The US EPA announced a plan to mandate reporting GHG, however a final ruling has not been decided. Ms Powers believes it will be likely that future decisions will require remediation or mitigation of emissions.

Reactive nitrogen (Nr)
Nr refers to all forms of biologically active, chemically reactive and radiatively active forms of nitrogen, including ammonia, nitrous oxide, and nitrogen oxides. The US EPA Science Advisory Board has convened a panel of scientists to:

1. Identify and analyse, from a scientific perspective, the problems nitrogen presents in the environment and the links among them;

2. Evaluate the contribution an integrated nitrogen management strategy could make to environmental protection;

3. Identify additional risk management options for EPA’s consideration; and

4. Make recommendations to EPA concerning improvements in nitrogen research to support risk reduction.

In a draft reports, the Intergrated Nitrogen Committee (INC) recommend research and management recommendations to assist EPA in developing an intergrated nitrogen management strategy and recommendations to decrease the amount of Nr lost to the US environment by 25 per cent.

One recommendation is to maximise the N efficiency of both crop and livestock production systems and to develop strategies for avoiding increased Nr load in the environment. A second recommendation promotes a policy, regulatory, and incentive framework to improve manure management to reduce Nr load and ammonia losses.

Water quality challenges

Ms Powers believes that nutrients into water supplies, conveyed through either direct discharge or following land application of manures continues to be an important area of management for dairy operations. Many states have adopted standards addressing applications of nutrients, others have faced different challenges.

Research is underway to identify if sources of pathogens in water supplies are of human or animal origin. Some research suggests that current manure storage, handling and land application practices do not adequately or effectively protect water resources from pathogen contamination. Not surprising is that pathogenic microorganisms have been documented at high densities in receiving surface waters following manure spills.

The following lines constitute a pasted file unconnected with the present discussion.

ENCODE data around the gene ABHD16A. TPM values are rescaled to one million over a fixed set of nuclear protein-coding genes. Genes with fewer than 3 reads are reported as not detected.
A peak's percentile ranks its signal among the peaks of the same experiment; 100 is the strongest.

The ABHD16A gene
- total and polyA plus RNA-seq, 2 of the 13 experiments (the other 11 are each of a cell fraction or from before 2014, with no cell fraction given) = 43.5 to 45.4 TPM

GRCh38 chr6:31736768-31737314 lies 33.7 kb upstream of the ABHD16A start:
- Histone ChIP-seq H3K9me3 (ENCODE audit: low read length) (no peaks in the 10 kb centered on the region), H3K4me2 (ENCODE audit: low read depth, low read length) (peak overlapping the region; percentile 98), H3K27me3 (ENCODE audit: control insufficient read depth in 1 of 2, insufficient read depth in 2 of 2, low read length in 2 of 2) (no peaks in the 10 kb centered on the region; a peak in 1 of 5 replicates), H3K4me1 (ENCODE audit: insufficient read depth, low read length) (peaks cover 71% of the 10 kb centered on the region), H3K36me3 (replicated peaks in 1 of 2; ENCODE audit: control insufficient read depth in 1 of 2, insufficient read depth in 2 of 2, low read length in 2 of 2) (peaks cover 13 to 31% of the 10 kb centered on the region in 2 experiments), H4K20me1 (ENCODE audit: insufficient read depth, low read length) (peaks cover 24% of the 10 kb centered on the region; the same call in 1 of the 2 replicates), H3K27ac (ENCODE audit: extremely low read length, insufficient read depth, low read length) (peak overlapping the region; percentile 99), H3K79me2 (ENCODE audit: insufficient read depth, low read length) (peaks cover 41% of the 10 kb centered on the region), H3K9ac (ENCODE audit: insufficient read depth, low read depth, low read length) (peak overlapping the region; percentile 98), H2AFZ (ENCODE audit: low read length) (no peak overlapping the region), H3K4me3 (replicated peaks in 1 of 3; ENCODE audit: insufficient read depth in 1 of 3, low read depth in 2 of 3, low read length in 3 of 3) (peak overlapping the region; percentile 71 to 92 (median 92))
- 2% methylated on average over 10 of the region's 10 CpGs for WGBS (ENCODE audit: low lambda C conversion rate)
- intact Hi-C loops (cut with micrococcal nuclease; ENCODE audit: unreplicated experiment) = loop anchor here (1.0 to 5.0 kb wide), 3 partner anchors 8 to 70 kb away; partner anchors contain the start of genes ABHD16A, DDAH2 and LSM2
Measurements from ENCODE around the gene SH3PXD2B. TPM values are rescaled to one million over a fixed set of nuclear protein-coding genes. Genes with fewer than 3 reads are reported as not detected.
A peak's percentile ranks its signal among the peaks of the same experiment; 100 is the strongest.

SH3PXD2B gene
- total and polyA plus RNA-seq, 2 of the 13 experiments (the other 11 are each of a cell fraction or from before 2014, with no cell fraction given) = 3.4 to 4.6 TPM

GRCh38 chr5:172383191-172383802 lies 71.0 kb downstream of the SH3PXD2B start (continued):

In the future, Ms Powers says, more emphasis may be placed on controlling the release of pathogens by using treatment technologies to trap or destroy pathogens. Pathogen destruction may be required in some situations prior to land application of excreta and/or litter.

The public is very much aware of the use of antibiotics in food production, says Ms Powers. The use of antibiotic use as a growth promotant has reduced considerable, however, there is further pressure for a complete phase out of antimicrobial growth promotants. Studies have suggested the need for mitigation strategies to further reduce the need for anitbiotic use.

Endocrine disrupting compounds
Endocrine disrupting compounds are a class of compounds either synthesised or present naturally in nature that are suspected to have adverse effects in animals and humans. The primary source of EDCs in manure is the animal itself. Natural hormones produced by animals are shed in manure and may persist in ecosystems.

They affect organisms primarily by binding to hormone receptors and disrupting the endocrine system by either mimicking natural hormones or by interfering with their binding. Monitoring for the presence, concentration, and distribution of these compounds in the environment and in food is becoming an important issue because of the potential negative consequences these compounds can have when present at relatively low levels. Testing for these compounds in food products, litter, and water is still a developing science. As defined, EDCs include pesticides, herbicides, plant phytoestrogens, and other chemicals that interact with endocrine systems.

Resource utlisation